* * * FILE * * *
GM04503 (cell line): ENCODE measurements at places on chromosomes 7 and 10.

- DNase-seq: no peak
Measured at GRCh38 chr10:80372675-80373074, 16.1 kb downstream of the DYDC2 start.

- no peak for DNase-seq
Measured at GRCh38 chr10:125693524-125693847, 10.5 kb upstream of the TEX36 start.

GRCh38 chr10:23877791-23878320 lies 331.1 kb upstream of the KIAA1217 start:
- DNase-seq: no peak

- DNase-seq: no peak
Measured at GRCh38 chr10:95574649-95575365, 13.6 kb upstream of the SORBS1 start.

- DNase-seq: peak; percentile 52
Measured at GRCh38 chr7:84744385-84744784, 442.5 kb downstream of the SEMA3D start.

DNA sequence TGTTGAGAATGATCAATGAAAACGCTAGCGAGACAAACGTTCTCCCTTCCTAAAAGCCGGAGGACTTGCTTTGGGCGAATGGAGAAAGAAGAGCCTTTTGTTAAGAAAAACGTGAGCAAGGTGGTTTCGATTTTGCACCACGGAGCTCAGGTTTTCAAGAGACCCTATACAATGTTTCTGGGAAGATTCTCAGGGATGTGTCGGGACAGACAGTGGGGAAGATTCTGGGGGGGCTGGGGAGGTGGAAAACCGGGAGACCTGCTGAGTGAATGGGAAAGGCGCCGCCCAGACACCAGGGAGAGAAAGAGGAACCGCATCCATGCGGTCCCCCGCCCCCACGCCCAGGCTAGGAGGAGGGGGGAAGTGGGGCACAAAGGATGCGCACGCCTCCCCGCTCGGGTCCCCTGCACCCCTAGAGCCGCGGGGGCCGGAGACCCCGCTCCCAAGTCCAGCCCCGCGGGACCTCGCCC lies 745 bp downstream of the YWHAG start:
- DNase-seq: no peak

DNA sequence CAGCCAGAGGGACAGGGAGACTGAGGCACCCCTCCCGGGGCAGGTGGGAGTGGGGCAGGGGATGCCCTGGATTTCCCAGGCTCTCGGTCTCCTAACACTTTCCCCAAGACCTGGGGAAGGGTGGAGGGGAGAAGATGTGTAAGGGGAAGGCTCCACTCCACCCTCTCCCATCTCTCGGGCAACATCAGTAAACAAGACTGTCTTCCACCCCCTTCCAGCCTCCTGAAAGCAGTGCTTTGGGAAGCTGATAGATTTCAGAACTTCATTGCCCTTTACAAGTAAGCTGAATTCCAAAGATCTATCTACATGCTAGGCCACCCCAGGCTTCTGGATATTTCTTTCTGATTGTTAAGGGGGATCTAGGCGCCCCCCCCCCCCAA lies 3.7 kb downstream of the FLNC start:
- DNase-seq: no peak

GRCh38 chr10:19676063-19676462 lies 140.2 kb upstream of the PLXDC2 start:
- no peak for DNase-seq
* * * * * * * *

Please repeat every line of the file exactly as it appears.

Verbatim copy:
GM04503 (cell line): ENCODE measurements at places on chromosomes 7 and 10.

- DNase-seq: no peak
Measured at GRCh38 chr10:80372675-80373074, 16.1 kb downstream of the DYDC2 start.

- no peak for DNase-seq
Measured at GRCh38 chr10:125693524-125693847, 10.5 kb upstream of the TEX36 start.

GRCh38 chr10:23877791-23878320 lies 331.1 kb upstream of the KIAA1217 start:
- DNase-seq: no peak

- DNase-seq: no peak
Measured at GRCh38 chr10:95574649-95575365, 13.6 kb upstream of the SORBS1 start.

- DNase-seq: peak; percentile 52
Measured at GRCh38 chr7:84744385-84744784, 442.5 kb downstream of the SEMA3D start.

DNA sequence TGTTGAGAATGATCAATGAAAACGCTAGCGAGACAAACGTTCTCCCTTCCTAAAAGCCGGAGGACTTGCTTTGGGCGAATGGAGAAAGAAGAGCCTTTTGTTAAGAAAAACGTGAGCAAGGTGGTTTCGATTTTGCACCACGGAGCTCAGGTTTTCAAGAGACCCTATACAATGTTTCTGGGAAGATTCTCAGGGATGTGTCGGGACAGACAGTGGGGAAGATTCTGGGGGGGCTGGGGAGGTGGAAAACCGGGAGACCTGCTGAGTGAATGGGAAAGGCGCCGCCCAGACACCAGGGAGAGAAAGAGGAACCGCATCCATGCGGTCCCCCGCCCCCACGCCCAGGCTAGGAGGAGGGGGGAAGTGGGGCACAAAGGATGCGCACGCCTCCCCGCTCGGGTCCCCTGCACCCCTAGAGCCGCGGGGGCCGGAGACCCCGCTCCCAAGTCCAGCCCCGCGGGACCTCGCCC lies 745 bp downstream of the YWHAG start:
- DNase-seq: no peak

DNA sequence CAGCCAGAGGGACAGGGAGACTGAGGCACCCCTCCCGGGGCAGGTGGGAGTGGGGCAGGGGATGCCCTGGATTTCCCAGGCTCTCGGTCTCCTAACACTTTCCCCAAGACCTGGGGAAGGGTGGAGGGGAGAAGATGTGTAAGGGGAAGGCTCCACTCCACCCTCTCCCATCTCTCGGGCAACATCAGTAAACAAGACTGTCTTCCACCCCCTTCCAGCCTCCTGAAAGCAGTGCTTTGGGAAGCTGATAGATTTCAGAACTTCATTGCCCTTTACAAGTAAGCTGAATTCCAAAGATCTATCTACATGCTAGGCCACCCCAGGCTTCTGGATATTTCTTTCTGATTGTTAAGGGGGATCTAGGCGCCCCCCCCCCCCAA lies 3.7 kb downstream of the FLNC start:
- DNase-seq: no peak

GRCh38 chr10:19676063-19676462 lies 140.2 kb upstream of the PLXDC2 start:
- no peak for DNase-seq